Roger Ebert’s legacy lives on with the 20th edition of Ebertfest


Roger Ebert succumbed to cancer in 2013, but the film festival that bears his name celebrates its 20th anniversary this week at the Virginia Theatre in Champaign, Ill.

“Ebertfest started off as a birthday party for HAL 9000, the computer from ‘2001: A Space Odyssey’; we had [author and co-screenwriter] Sir Arthur Clarke by satellite from Sri Lanka,” says Chaz Ebert, who married the critic in 1992. She’s CEO of, among other Ebert enterprises. “It was so much fun … Roger’s alma mater, the University of Illinois, asked if he would consider doing a one-time film festival.

“Roger went about finding movies he thought were gems, small movies that sometimes had not even had distribution yet. But my husband — once you do something one time and it’s a success, he said, ‘It’s a tradition!’ ”


Thus was born what was then the Overlooked Film Festival. Since Roger’s death, the festival has been curated by co-founder and producer Chaz and festival director Nate Kohn.

Columnist Richard Roeper says, “I don’t think I’ve ever met anyone with a greater love of movies, an appreciation of film, than Roger,” he says. “He was one of the reasons I wanted to write about film.”

Roeper and Roger Ebert were colleagues at the Chicago Sun-Times and co-hosts on the “At the Movies” TV show. Roeper says they saw thousands of movies together.

“One thing I loved about his writing was, even though he had an academic’s knowledge of film and could write for that type of crowd, his writing was so conversational. Brilliant and beautiful, but accessible. I think that’s what made him so popular.”

Roger Ebert and his first television partner, Gene Siskel, were among the first celebrity film critics, with the longest reach, thanks to their popular “Sneak Previews” and other programs. Ebert became the first film critic to win a Pulitzer Prize.


Chaz Ebert says her husband’s writing was special because “he had a deep and abiding empathy for human beings.” She notes that the ability of films to put a viewer “in someone else’s shoes, to feel like what it is to be a person of a different race or sexual orientation, or gender, or socioeconomic level, is the same kind of empathy he sincerely had to his core.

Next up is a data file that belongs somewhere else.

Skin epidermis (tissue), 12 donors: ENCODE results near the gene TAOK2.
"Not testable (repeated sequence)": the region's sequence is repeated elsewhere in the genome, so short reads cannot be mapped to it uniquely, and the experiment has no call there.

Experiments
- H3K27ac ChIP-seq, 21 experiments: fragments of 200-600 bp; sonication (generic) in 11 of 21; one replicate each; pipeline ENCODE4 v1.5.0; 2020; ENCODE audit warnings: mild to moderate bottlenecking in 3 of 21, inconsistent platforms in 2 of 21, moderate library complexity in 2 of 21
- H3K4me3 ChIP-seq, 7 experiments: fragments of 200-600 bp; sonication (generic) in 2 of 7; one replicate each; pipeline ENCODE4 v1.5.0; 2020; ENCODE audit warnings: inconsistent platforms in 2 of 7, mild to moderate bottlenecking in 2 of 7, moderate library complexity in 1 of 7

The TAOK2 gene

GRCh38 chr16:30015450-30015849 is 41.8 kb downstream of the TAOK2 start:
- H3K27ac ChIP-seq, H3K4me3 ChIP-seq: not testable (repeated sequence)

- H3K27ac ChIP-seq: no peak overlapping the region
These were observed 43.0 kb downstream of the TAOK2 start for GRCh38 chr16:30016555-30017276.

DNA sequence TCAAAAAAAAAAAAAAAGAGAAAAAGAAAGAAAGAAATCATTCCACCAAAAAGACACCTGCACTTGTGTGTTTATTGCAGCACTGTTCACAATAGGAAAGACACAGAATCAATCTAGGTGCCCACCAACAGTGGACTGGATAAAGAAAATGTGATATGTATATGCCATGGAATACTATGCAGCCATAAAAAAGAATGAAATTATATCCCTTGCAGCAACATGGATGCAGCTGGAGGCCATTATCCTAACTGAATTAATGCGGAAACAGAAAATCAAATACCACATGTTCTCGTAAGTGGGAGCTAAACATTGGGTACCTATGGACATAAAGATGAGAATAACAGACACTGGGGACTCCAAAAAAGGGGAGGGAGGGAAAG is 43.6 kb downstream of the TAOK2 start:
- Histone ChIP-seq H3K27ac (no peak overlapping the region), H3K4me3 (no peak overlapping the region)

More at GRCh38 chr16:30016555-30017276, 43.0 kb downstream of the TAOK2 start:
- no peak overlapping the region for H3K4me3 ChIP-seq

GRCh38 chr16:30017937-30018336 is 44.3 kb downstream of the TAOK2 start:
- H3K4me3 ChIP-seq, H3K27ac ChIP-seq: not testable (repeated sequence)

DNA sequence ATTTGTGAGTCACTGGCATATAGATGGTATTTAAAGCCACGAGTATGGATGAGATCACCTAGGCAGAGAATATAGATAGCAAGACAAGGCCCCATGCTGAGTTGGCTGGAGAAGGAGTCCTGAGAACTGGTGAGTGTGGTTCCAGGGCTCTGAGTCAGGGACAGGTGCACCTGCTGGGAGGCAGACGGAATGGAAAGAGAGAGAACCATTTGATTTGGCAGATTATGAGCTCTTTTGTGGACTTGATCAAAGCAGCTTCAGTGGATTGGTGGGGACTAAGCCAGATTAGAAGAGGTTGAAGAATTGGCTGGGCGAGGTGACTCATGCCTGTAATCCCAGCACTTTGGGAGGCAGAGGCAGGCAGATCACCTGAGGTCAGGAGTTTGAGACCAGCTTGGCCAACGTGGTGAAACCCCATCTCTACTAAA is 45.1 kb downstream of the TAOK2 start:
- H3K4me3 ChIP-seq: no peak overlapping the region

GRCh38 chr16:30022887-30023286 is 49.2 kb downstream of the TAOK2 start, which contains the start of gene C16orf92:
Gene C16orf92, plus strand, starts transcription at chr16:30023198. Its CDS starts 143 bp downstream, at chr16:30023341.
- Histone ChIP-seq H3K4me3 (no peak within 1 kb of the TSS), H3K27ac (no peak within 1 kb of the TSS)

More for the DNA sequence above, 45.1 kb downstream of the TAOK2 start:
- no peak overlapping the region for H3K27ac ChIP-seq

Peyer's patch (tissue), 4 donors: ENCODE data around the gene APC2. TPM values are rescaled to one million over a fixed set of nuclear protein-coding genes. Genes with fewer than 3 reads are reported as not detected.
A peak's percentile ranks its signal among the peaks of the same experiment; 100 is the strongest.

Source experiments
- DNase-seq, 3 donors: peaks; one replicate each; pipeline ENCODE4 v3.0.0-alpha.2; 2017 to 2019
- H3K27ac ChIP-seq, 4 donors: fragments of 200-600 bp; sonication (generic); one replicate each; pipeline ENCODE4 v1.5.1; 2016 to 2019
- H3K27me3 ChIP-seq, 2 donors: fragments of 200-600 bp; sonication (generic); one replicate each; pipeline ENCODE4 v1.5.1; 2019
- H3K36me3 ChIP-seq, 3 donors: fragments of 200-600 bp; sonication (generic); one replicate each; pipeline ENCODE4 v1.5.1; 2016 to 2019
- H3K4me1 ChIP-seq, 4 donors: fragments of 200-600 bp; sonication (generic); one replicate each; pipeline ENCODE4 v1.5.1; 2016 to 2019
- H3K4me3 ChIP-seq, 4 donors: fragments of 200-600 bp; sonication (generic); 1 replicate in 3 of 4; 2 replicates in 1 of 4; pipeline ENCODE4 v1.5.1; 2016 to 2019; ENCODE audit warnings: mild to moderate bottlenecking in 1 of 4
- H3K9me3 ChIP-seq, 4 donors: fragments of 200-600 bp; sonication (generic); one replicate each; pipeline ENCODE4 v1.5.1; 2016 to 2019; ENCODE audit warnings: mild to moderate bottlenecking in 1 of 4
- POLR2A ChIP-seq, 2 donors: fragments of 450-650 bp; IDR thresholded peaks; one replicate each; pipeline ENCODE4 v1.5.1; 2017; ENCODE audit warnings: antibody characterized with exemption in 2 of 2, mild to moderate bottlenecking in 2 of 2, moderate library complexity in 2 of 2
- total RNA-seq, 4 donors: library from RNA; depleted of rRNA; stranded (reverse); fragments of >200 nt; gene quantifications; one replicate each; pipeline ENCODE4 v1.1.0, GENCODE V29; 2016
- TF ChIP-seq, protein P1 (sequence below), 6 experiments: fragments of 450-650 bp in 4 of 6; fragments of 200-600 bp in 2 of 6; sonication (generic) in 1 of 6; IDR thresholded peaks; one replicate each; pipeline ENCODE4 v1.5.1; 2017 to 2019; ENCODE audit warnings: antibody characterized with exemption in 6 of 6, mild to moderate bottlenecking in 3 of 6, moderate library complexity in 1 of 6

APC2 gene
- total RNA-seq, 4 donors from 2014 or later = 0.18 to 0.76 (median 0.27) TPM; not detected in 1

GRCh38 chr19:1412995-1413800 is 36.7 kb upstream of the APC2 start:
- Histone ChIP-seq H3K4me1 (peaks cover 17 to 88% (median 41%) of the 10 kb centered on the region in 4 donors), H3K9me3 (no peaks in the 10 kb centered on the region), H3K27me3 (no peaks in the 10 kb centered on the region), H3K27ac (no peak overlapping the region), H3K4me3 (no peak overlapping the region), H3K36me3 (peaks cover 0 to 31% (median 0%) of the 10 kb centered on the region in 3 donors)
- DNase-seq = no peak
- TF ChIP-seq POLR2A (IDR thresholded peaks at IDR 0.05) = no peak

“If Roger hadn’t felt that so deeply, he probably wouldn’t have been around so long as a film critic – 46 years. He also wrote about politics. He wrote about social justice. He wrote about a lot of things, not just film.”

Ebertfest carries on the late critic’s worldview, as the co-founder and producer says, “This year, we’re having six films by female directors. That’s half … We’ve never done that.” Those titles include Ava DuVernay’s “13th” and Martha Coolidge’s “Rambling Rose.”

There will also be a 70 mm screening of “Interstellar” with a pair of astrophysicists handy to further blow viewers’ minds. Some films will screen around their 20th anniversaries – “Selena” (released in 1997) and the Coen brothers’ “The Big Lebowski” (1998).

“It’s the [25th] anniversary of ‘The Fugitive.’ [Director] Andy Davis is someone Roger admired because of all of his activities for social justice,” Chaz Ebert adds. “You know Roger loved the Coen brothers, ‘Fargo’ was one of his top 10 movies. Yet, it’s not the Coen brothers we’re having, but Jeff Dowd [a producer and activist who was a model for the film’s ‘Dude’ character] … He marched for civil rights and against the Vietnam War.”


It’s not just the festival keeping Ebert’s name alive, though.

“I don’t know anybody who’s a movie critic who wasn’t a huge fan of Roger’s,” says Roeper. “Look at his website; there are dozens of very fine writers who are carrying on his tradition, who were influenced by him. You can make all kinds of arguments about who was the greatest film critic of all time. But I don’t think there’s much of an argument about who’s not only one of the best, but clearly the most influential.

“Roger took such an interest in being a guiding force, doing things like the film festival and engaging with young critics. He was the exact opposite of the aloof legend in the corner; he was the life of the party at the screening room.

“To this day, people will come up to me, film critics or film fans, and they’ll tell me about the time they stopped him in an airport and talked for 15 minutes about movies.”

Charitable causes also benefit from the various Ebert enterprises, overseen by Chaz.

The Roger and Chaz Ebert Foundation, she says, empowers “women and families or helps with the education of children through the arts.” After his death, she started the Ebert Fellowship Program. Its founding principle was perhaps the one closest to her late husband’s heart: empathy.

“I added the principles kindness, forgiveness and compassion. I want emerging writers and film critics and technologies to incorporate those principles in their work.”

Still, she says, “ ‘Legacy’ is something that really didn’t mean much to Roger. He said, ‘When I’m gone, you can do whatever you want to do. Don’t worry about doing it for me. Do it as long as you’re having fun with it.’ ”